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17 Historic Moments From The NBA Playoffs

By Nostalgic America · June 7, 2024

Bird vs. Magic Saved the NBA In The 1980s

The National Basketball Association (NBA) has a rich history filled with unforgettable moments, legendary players, and epic rivalries that have captivated fans for generations. From the fierce battles between Wilt Chamberlain and Bill Russell in the 1960s to the magic of Larry Bird and Magic Johnson's rivalry in the 1980s, the NBA has consistently produced some of the most thrilling and iconic moments in sports history.

In this article, we take a journey through time to relive the greatest NBA playoffs and finals moments, the players who defined eras, and the teams that left an indelible mark on the game. We'll explore the untold stories behind the most famous rivalries, the underdogs who defied the odds to become champions, and the legends whose legacies continue to inspire new generations of players and fans alike. Join us as we celebrate the NBA's incredible history and the moments that have made it one of the most beloved sports leagues in the world.  Nostalgic America / Getty Images

Wilt vs Russell – The Greatest Individual Rivalry

Wilt Chamberlain and Bill Russell are two of basketball’s all-time greats who are forever linked together in the annals of the game’s history. They were contemporaries who faced off against each other many times in some of the biggest games ever. But their skill sets differed greatly, so each player is remembered and revered for different reasons.

Wilt Chamberlain was a scoring machine of epic proportions. He averaged 50.4 points per game for an entire season in1961-62, once scoring 100 points in a game. He averaged over 30 points and 22 rebounds per game in each of his first 9 seasons and he is the only player in NBA history to average over 30 points and 20 rebounds during his career. Chamberlin played from 1959 – 1973 for the Philadelphia Warriors, (later the San Francisco Warriors), the 76ers and the Los Angeles Lakers.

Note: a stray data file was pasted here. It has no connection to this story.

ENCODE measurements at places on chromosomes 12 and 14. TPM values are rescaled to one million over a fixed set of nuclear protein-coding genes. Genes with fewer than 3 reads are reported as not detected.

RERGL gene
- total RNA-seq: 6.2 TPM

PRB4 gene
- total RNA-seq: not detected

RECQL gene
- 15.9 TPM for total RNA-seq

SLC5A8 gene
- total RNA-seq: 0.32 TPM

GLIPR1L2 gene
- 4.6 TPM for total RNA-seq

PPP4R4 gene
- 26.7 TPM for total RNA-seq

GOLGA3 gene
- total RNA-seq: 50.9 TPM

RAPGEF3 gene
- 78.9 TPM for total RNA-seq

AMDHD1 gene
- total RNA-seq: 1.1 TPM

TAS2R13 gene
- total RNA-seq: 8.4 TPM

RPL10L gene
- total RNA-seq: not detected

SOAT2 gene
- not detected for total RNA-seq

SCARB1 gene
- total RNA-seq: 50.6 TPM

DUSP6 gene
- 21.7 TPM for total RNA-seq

Bill Russell played his entire 13 season NBA career with the Boston Celtics (1956-1969). During that time his rebounding statistics were on par with Chamberlain, but his scoring was significantly less. Russell averaged 15.1 points per game for his career. But Russell is fondly remembered for certain qualities that can’t be measured simply by comparing statistics. Russell was a fierce defender and shot blocker (blocked shots weren’t tracked as an official statistic during his career) who made an immeasurable impact on games for his team. Most importantly, Russell was the cornerstone of a Celtics dynasty. He was arguably the most important piece of the Celtics’ 11 championships in his 13 seasons. Wilt Chamberlain won only two championships in his career.

So, the natural question is, who was better? Or, if you were starting a team today and could have either one in their prime who would you pick? Do you go with the glamour of Wilt Chamberlain, a scoring machine? Or do you go with Bill Russell, the more blue-collar workhorse with all-time great defensive abilities?  Nostalgic America / Getty Images